The Mutt is the Greatest Breed of Dog

I had no idea where I was, and the landscape outside – nondescript dying farmer’s fields – weren’t helping me none either. I could have been on the Amtrak, I could have been on a Greyhound. I couldn’t remember the last time I’d worked, maybe it had been a year. I was moving fast along the track or the road, depending on what way I wanted to look at it. I had a jumble of clothes in my bag under my seat, mixed in with a few other things I’d gotten in a town maybe a few dozen klicks back. I had work now, and I was going there. I had nothing better to do. Teddy said the work was good, fine work if you can take it. He said he’d provide everything I needed but that I should bring a case of clothes to keep me going.

We pulled into a stop. I noticed, now that the haze of waking up had gone, that it was a big old bus that I was travelling on. A man got on, and I could smell him from way back down, that strong stink of booze that I’d smelled before, years back when I was still friends with Old Bob. The man walked down the aisle and put himself down next to me. He looked around and grinned semi-toothlessly, and put his battered old suitcase next to mine under the seat. He was clutching a brown glass bottle in his hand, something nondescript but strong. I knew straight away that he was going to be a talker.

“I’d take you for a travelling man,” he said.

“You may be right there,” I said.

He laughed, a bit of sour spit hitting my chin. I wiped it away.

“I came a long way to be here,” he said. “Many miles back I started my journey. I’m grieving.”

“Is that so?”

“Yes it is. I lost my dog, see. I went to the toilet and I left him tied up outside and when I came back he was gone.”

“I’m sorry for your loss.”

“Well, that ain’t going to bring him back, but thanks all the same.”

He offered me his bottle, but I refused. I had half of a bottle of whiskey in my own case if I so wanted it, but I didn’t. He chewed his face as he spoke, some kind of mix between a grimace and a smile.

“You’re a quiet kind of guy, huh?” he said.

“That may be true,” I said.

He laughed again but his spittle missed me this time.

“Man, I miss my dog. He was a scruffy old mongrel. A real mutt. Loyal, though – more loyal than women are, that’s for sure. I miss my mongrel more than I miss my kids, to tell you the truth. That dog, though, he stayed with me longer than they did. I knew him for years before the kids. He was getting old. None of the people in the diner saw where he went, or so they say. I didn’t much like the way they were looking at me, though. I’ll never get another mutt like him, but I’ll still get another mutt. The mutt is the greatest breed of dog.”

He sat back and lightly bounced his head off of the headrest and hummed a little bit. I could see words forming in his head, looking for something new to talk about.

“You look like army to me. You army?” he said.

“Not any more.”

“Well, all the respect to you, if I may say so myself. I wanted to be a combat man myself but I couldn’t pass the physicals.”

“It takes dedication.”

“That’s true. I guess I didn’t have it in me.”

“I’m sure your country will forgive you.”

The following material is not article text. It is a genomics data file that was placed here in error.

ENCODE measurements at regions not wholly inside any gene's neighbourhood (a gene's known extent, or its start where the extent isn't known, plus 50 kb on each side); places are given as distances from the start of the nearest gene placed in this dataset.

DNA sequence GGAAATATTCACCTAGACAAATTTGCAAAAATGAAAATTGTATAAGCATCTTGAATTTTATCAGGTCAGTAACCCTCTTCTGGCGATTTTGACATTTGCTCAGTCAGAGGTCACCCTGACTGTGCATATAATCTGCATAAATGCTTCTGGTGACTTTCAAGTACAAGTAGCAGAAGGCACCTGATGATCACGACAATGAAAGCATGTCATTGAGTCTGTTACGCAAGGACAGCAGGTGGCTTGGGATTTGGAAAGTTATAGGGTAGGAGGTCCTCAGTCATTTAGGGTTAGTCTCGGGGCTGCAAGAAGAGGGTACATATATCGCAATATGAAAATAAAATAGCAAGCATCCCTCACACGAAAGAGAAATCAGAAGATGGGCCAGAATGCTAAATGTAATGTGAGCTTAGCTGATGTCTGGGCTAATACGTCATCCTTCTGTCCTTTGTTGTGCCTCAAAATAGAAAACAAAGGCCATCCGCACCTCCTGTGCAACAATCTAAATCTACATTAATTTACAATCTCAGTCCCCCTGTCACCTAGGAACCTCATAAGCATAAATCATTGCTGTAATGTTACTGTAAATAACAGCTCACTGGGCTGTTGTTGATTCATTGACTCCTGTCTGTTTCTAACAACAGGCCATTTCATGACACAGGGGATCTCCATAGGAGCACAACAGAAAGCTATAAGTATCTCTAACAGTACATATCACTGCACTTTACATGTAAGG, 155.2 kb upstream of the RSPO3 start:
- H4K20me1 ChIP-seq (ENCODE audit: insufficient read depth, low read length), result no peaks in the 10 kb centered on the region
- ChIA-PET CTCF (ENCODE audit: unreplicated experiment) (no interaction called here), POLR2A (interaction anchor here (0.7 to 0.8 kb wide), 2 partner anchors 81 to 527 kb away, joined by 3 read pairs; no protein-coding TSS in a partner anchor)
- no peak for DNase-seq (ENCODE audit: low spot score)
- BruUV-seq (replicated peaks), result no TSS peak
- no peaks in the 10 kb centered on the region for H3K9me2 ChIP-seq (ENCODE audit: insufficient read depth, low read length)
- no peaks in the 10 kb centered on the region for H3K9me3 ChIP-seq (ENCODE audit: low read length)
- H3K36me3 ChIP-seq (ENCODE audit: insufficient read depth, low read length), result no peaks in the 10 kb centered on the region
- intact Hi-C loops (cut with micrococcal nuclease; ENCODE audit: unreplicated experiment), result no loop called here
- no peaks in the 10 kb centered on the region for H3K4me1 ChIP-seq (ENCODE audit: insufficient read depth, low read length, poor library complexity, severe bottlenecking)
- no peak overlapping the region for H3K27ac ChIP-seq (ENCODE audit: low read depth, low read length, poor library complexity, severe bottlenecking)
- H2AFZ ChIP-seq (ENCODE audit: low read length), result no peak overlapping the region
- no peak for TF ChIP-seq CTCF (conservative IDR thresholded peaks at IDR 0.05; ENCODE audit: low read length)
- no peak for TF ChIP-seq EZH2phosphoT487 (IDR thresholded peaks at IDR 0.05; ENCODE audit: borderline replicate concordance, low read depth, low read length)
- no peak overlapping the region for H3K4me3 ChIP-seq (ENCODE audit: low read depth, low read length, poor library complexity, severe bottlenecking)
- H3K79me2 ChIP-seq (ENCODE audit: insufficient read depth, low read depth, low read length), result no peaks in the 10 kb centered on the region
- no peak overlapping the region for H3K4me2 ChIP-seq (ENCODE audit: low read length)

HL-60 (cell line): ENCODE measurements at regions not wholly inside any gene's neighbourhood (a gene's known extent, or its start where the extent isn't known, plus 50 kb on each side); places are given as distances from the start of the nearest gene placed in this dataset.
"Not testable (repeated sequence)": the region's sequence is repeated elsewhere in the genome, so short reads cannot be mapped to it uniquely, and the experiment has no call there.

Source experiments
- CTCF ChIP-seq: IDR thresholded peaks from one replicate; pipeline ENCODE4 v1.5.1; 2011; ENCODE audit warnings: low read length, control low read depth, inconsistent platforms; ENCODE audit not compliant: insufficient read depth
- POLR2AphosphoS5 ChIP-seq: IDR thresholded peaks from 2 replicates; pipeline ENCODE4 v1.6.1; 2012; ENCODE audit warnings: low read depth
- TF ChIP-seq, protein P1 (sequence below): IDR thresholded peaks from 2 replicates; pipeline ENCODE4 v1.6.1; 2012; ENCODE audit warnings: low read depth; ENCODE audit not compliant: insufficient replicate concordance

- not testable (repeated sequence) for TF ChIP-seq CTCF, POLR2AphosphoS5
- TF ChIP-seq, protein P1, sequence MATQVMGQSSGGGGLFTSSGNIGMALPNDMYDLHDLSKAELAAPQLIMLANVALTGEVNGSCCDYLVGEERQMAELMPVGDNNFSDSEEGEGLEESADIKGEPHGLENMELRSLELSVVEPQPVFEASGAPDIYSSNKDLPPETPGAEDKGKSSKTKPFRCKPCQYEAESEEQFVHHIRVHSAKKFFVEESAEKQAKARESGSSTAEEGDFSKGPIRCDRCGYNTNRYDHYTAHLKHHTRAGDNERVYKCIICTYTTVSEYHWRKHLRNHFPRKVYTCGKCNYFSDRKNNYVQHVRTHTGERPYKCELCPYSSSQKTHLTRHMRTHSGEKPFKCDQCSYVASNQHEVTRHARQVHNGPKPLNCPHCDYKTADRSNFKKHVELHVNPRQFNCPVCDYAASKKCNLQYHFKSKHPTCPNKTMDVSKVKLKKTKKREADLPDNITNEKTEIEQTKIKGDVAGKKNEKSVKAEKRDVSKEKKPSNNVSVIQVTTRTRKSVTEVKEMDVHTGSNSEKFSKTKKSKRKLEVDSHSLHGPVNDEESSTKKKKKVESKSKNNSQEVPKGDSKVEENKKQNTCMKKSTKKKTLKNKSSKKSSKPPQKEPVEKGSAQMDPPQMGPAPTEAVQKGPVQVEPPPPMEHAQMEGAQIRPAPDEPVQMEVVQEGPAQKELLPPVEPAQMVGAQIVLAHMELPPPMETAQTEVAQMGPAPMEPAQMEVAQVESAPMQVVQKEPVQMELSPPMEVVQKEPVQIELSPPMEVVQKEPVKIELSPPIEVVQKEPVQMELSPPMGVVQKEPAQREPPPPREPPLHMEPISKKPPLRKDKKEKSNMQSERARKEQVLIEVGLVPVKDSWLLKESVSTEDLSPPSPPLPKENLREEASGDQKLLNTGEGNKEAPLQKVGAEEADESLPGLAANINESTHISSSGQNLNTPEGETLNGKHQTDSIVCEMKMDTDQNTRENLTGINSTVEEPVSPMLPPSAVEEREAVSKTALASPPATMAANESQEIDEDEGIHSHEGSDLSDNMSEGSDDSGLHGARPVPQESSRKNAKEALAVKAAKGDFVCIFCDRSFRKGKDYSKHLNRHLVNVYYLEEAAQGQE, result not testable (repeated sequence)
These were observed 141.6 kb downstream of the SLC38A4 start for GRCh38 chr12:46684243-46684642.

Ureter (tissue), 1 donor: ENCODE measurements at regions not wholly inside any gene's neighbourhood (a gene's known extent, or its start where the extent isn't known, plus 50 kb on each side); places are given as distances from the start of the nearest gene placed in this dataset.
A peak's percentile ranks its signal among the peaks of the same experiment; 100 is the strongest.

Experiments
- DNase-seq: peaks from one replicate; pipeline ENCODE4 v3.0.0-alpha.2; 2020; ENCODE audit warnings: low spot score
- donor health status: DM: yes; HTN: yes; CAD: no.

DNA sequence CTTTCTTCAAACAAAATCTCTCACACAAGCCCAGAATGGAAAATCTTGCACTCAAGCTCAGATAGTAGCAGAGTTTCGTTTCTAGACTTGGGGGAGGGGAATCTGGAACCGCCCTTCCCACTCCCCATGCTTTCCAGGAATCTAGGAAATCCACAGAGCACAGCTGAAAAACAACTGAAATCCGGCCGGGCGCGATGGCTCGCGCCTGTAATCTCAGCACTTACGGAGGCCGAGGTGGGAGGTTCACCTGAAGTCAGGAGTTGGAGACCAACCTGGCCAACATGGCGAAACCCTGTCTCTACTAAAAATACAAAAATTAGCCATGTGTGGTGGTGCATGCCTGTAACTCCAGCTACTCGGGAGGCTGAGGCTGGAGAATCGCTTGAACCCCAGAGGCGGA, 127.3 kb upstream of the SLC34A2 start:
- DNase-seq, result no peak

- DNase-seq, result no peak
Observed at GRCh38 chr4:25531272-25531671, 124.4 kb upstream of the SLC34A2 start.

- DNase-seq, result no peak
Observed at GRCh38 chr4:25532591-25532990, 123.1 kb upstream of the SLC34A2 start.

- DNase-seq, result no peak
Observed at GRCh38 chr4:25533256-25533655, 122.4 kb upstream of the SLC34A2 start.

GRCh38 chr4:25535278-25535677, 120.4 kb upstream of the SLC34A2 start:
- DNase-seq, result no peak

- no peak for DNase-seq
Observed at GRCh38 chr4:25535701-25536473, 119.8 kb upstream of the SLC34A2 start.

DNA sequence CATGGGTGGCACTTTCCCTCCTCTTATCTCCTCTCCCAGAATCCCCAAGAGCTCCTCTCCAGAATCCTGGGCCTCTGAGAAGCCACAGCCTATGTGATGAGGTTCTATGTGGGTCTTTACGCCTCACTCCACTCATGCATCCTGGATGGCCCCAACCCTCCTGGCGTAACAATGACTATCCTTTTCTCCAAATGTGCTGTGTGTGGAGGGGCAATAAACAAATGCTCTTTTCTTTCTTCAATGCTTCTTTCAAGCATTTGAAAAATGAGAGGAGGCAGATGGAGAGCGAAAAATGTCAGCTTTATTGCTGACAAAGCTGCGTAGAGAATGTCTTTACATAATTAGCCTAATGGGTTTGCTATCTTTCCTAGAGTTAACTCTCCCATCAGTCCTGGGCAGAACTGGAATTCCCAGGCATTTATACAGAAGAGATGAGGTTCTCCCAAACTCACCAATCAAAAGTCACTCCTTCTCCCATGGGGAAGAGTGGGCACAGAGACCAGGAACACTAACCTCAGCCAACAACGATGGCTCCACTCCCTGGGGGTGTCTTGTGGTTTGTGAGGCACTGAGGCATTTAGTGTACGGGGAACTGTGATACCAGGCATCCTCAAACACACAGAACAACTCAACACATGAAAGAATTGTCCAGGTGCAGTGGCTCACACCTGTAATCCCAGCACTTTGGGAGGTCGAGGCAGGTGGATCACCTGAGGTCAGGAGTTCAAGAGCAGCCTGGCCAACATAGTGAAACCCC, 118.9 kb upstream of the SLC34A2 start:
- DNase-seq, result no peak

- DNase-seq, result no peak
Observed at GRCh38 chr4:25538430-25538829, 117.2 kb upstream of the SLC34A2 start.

I was looking out of the window at a field, sickly-looking corn as far as the eye could see. I still couldn’t figure out whereabouts we were.

“See I didn’t serve but I keep myself protected. See,” and he showed me a concealed handgun.

“Maybe you don’t want to be advertising that none,” I said.

“Don’t worry, I’m safe with it, I know my safety.”

“I mean for the others around here, I don’t know if they’d appreciate it much.”

“I guess you’re right there. Where’re you headed, anyway?”

“West a bit more. Working.”

“Working? Well, that’s not bad. I could do with some of that myself,” he said, itching at his eye. I noticed that his eyes were jaundiced some, along with the bloodshot of a long-term drinker.

“It doesn’t come easy,” I said.

“What work are you doing then?”

“Not much to say about it really. Travelling out to places and meeting people with my friend. Maybe a bit of intimidation.”

“Sounds like a killer’s job, if you ask me.”

“That may be so,” I said. “Nothing wrong with it. I’m not hurting anybody.”

“If you say so,” he said, and winked at me.

“I do say so. You mind if I get some shut eye?”

“Sure, I’m not dictating nothing.”


Free from his chatter, I’m driving my old car through a woody path I used to bike down when I was young. The path gets bigger every now and then, and stretches out so that kids on bikes, ones similar to the old rusty piece I used to ride, can swarm around me and then go off again the other way. The trees never end but I can see the sunlight coming through the cracks, morning light that used to wake me up through the window in my parents’ house. Then I’m sitting outside of my old house, furniture stacked up around me. I’m looking over at the neighbors’ houses across the road and I can see Joe through his kitchen window. He sees me and nods, but his head keeps going down until it loops back round and points at the ceiling. Somebody joins me on the couch, my old girlfriend from high school, Mary Luther. She’s about my age now, looking better than she’s ever been. Then I’m knocking down a door with my rifle, moving slowly through the house until I find the bodies in the back room, piled up in mounds, a pin-less grenade in the corner that I spot and I throw myself backwards, the force of the explosion pushing me out of the door and into space. I start to choke.

I woke up and checked my watch. Three hours on. Only a couple left now. The talker had gone, and my suitcase with him. His suitcase was still under the seat. I pulled it up and opened it. It was full of bottles, all brown glass and without labels. I opened one of them and took a sip from it and looked out of the window and the setting sun hurt my eyes.


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